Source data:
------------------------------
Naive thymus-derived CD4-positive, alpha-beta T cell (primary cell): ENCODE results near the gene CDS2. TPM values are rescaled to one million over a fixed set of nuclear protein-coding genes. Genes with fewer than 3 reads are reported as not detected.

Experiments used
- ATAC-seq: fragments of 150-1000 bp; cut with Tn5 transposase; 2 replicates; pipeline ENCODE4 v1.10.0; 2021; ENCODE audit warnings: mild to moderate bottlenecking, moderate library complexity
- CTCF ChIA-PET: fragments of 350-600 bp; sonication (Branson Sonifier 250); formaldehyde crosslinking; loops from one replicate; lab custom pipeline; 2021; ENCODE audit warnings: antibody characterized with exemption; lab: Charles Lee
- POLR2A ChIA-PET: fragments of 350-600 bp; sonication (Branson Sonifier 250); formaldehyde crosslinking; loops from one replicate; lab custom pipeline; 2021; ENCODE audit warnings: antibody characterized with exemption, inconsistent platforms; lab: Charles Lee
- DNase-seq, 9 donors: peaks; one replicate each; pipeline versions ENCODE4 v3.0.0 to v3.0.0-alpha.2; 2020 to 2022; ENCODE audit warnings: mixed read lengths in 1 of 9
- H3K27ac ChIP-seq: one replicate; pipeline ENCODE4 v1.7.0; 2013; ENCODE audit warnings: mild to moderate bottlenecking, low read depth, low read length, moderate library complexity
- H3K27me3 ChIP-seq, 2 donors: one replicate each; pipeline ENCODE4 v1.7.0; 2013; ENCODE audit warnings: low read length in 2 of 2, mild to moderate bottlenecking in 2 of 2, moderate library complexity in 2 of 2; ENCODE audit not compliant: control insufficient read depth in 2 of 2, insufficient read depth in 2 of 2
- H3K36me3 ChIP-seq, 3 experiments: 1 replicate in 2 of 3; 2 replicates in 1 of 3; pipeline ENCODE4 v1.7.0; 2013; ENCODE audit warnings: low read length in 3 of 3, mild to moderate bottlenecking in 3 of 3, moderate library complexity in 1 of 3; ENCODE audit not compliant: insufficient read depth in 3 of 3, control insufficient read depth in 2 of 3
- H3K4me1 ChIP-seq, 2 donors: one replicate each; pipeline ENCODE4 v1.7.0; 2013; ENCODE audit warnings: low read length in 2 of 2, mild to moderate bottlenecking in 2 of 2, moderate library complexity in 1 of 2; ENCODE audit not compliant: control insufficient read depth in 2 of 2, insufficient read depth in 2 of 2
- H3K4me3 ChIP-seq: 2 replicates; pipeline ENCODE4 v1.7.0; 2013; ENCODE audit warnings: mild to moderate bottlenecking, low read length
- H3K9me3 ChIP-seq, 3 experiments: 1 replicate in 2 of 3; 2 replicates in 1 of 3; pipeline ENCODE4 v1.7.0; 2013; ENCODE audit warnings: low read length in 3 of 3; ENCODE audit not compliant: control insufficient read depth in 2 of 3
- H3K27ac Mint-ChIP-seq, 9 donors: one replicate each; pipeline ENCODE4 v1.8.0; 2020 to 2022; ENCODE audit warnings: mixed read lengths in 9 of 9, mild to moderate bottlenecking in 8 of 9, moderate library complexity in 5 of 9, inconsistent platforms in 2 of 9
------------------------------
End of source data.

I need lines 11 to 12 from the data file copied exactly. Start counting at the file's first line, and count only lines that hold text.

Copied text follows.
- H3K4me3 ChIP-seq: 2 replicates; pipeline ENCODE4 v1.7.0; 2013; ENCODE audit warnings: mild to moderate bottlenecking, low read length
- H3K9me3 ChIP-seq, 3 experiments: 1 replicate in 2 of 3; 2 replicates in 1 of 3; pipeline ENCODE4 v1.7.0; 2013; ENCODE audit warnings: low read length in 3 of 3; ENCODE audit not compliant: control insufficient read depth in 2 of 3